And my family’s abysmal track record with them. A track record I began trying to change about five years ago, at least for myself. And which I realize only now, as I write, that I have not sunk my teeth into seriously enough, even yet.
I’m quite warped about it, actually. I can only speak for myself. I don’t know for sure how other members of my family feel, what they’ve observed or thought about it, what they believe contributes to this peculiar and perverse desire, almost, for financial insolvency, as if it’s a badge of some sort, some bizarre point of pride.
I don’t think that’s far from the truth, actually.
I’ve wondered for the past few years if it’s possible it’s a Catholic thing. An Irish Catholic thing? My mother was Irish, and Catholic, born of immigrants from Counties Cork and Kerry. She grew up in what was a modest, working-class house in Redwood City, California — a house that now would command a $2 million price tag, I kid you not.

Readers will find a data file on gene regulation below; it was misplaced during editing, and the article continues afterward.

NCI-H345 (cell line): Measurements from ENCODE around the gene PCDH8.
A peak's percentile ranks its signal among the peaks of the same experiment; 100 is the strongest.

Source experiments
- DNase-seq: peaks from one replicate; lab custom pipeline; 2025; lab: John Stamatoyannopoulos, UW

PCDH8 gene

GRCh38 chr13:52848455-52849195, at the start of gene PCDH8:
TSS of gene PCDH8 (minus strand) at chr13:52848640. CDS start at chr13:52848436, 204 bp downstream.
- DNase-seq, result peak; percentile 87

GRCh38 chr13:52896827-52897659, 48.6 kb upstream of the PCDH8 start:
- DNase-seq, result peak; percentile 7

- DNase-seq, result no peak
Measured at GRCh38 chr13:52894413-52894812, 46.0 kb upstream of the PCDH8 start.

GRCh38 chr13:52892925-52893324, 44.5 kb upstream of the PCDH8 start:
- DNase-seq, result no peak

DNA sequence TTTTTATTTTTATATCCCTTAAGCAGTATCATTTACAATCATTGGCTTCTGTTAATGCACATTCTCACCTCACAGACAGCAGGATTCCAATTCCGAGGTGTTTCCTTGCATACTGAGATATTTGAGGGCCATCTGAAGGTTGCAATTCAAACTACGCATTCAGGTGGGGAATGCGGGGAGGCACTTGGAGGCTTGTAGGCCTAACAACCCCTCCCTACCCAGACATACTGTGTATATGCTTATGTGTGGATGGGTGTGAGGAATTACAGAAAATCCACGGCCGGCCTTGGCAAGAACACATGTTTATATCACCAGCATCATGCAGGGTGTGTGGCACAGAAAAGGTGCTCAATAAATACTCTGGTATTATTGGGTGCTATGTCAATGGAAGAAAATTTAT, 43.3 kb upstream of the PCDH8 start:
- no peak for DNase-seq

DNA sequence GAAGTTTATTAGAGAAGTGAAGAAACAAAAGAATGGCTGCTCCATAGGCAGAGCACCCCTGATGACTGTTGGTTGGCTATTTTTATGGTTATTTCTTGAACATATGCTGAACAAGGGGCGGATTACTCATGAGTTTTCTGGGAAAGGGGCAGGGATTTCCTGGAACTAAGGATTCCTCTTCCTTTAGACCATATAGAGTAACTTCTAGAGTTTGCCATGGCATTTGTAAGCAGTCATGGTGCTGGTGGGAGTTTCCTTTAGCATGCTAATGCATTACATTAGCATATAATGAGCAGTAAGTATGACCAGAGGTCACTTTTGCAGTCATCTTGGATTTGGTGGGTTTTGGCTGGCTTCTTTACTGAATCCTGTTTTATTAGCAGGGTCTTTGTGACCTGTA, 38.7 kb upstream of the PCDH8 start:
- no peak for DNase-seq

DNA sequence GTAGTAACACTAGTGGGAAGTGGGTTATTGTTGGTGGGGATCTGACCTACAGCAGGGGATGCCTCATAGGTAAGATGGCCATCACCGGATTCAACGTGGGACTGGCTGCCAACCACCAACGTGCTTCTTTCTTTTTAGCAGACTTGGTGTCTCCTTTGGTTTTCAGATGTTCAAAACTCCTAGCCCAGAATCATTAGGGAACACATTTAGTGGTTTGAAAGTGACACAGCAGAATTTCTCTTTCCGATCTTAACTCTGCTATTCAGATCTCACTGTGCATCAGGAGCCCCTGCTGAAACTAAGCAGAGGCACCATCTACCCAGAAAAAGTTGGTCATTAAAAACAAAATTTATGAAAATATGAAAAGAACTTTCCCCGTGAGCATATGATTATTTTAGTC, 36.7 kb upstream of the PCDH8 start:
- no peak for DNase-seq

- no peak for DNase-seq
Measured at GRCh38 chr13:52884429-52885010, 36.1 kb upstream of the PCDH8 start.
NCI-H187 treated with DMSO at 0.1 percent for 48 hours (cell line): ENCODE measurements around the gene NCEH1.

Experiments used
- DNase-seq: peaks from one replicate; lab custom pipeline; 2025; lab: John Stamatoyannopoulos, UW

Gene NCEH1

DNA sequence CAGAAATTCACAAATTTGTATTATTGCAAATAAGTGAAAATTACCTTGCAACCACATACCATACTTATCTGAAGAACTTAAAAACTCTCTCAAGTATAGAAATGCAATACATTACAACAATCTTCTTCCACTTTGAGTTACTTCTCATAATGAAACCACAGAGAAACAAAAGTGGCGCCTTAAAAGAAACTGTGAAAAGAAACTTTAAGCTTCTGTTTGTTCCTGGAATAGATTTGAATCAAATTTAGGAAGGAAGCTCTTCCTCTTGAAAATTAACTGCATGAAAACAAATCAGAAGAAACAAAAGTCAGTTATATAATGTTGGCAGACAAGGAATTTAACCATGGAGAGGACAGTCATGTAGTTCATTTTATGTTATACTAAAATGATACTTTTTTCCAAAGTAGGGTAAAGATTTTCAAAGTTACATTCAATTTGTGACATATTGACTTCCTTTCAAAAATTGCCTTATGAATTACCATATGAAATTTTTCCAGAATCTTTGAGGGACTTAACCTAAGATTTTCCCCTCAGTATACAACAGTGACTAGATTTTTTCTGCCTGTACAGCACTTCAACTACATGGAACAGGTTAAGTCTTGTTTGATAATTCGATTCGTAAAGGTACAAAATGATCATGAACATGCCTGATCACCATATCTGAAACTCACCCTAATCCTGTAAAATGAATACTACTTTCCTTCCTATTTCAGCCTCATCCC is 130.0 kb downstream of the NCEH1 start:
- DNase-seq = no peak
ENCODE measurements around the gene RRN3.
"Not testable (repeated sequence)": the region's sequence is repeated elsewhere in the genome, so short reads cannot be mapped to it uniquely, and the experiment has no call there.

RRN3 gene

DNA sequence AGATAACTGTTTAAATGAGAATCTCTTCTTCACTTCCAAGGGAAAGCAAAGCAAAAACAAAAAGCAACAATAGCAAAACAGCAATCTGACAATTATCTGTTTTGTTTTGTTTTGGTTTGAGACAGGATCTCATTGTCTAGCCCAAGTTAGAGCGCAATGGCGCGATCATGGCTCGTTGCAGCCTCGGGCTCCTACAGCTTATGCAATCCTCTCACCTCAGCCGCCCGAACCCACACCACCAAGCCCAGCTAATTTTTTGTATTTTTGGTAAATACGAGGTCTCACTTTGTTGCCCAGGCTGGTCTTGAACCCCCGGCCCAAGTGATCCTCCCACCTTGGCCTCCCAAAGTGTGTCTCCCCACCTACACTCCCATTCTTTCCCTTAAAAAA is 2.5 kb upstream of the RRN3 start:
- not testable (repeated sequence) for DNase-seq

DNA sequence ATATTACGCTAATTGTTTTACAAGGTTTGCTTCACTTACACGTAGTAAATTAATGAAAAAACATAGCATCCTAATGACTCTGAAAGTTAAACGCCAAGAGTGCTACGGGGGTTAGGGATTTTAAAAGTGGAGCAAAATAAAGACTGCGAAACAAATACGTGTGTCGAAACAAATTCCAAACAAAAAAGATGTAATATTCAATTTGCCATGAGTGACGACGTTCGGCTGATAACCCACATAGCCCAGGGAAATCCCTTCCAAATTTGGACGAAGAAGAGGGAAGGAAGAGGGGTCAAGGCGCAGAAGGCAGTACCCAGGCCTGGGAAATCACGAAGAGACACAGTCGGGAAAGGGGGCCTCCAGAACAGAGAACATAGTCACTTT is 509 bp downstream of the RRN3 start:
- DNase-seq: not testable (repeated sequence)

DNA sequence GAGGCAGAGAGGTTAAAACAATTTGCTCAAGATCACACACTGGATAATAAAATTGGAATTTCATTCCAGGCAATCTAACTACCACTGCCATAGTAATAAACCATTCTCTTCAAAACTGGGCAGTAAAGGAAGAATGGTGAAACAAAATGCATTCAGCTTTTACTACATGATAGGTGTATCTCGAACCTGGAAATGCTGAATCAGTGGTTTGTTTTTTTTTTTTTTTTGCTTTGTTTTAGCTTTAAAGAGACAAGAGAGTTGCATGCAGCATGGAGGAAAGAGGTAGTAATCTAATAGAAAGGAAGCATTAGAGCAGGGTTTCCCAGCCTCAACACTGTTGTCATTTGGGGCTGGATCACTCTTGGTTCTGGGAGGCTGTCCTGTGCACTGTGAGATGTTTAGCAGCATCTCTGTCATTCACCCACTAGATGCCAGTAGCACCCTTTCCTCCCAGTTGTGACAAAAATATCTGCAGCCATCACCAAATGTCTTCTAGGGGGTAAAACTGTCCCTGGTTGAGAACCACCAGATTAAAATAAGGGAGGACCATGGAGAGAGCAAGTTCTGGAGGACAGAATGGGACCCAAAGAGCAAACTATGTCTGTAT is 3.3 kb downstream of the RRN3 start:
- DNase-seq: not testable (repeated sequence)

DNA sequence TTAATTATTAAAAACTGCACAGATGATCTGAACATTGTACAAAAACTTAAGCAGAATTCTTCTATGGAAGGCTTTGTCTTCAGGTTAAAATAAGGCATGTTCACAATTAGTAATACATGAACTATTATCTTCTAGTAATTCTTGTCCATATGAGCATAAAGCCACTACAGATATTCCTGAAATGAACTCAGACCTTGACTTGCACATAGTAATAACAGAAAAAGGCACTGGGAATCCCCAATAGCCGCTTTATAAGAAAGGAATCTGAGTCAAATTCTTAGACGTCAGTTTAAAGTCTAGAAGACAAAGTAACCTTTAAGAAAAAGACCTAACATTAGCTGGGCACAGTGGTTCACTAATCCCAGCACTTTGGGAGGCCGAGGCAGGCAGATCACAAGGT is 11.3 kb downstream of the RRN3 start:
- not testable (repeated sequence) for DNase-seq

Her father was a switchman for Southern Pacific Railway, her mom — an alcoholic “homemaker.” Based on the very few stories I’ve heard about my grandmother, I think she did her utmost to dissolve any sense of home my grandfather tried to create for his two young daughters.
My mom excelled in school and attended Stanford University on full scholarship. She became the youngest society editor in the nation and was listed in Who’s Who in America more than once. She was a journalist. Politically liberal, a proud union supporter. She married my dad, a graduate of California Maritime Academy and a merchant marine.